• Capital Requirements Directive (i.e. application of administrative penalties to institutions found liable of serious breach of the Anti-Money Laundering Directive, suitability requirements for banks’ shareholders, fit and proper requirements for banks’ management body)
  • Directive on Administrative Cooperation (i.e. exchange of tax-related information between EU countries)

Breach of the principle for sincere cooperation under Article 4(3) Treaty on the European Union by Member States

Involvement of the Maltese government in the Panama Papers scandal

Luxembourg helped to circumvent the Savings Tax Directive and tolerated the establishment of a tax avoidance business

Member States blocking progress against harmful tax measures in the Council Code of Conduct Group on Business Taxation

Risks of money laundering stemming from insurance products

Lack of customer due diligence obligations for intermediaries

Fragmentation of supervision powers for the financial sector


Most important Green addings to the PANA Recommendations

Start of infringement procedures against Member States for breach of EU law such as the Anti-Money Laundering Directive, the Capital Requirements Directive and the Directive on Administrative Cooperation

Establishment of a permanent Committee of inquiry in the European Parliament in the mode of the US Congress

Improve cooperation between the Financial Intelligence Units within the EU

Increase financial resources for Eurojust and Europol

Assess the possibility to create a European Financial Crime Centre coordinated by Europol

Agree on a minimum tax rate in Europe, at least in a revised Interest & Royalty Directive

Present new tax proposals under the co-decision procedure with the full involvement of the European Parliament under the conditions presumed by the Treaty.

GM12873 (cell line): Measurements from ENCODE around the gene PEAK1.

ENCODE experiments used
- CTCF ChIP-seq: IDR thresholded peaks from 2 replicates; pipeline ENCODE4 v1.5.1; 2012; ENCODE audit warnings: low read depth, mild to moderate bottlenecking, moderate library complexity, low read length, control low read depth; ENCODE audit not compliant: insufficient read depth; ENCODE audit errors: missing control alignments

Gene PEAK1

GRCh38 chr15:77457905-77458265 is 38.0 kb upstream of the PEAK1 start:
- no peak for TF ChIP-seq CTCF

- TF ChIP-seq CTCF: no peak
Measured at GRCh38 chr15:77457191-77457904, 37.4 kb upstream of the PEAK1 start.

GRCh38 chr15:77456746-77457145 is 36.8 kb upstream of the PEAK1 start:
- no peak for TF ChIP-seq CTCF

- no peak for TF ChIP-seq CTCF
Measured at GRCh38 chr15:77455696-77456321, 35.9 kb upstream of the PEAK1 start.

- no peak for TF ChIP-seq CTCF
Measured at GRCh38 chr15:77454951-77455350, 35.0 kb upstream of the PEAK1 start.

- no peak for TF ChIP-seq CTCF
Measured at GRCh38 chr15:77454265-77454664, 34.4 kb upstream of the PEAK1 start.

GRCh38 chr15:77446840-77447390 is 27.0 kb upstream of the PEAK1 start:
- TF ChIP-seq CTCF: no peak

Enact an obligation for Member States to answer group requests in tax matters

Agree on a new EU definition of permanent establishment to make all companies to pay their fair share in countries where their profits are created including those on the digital market

Separation of accounting firms and financial or tax services providers

Stop the self-regulation of obliged entities when it comes to supervising the Anti-Money Laundering Directive

Make changes to the EU Public Procurement Directive to make it impossible for companies in tax havens to access public procurement

Include effective whistle-blower protection in the Fifth Anti-Money Laundering Directive.

Ensure that fines and pecuniary sanctions received by tax dodgers and intermediaries are not tax deductible

Assess football transfers in the light of the EU competition and anti-trust rules

Support the establishment of a UN Tax Body

Stop the Commission to negotiate trade agreements with countries on the tax haven blacklist


The amendments of the Green Members of the PANA Committee can be found here:


Co-rapporteurs’ draft reports on the committee’s findings and recommendations:


Mandate of the PANA Committee:

Rubrik: Wirtschaft & Währung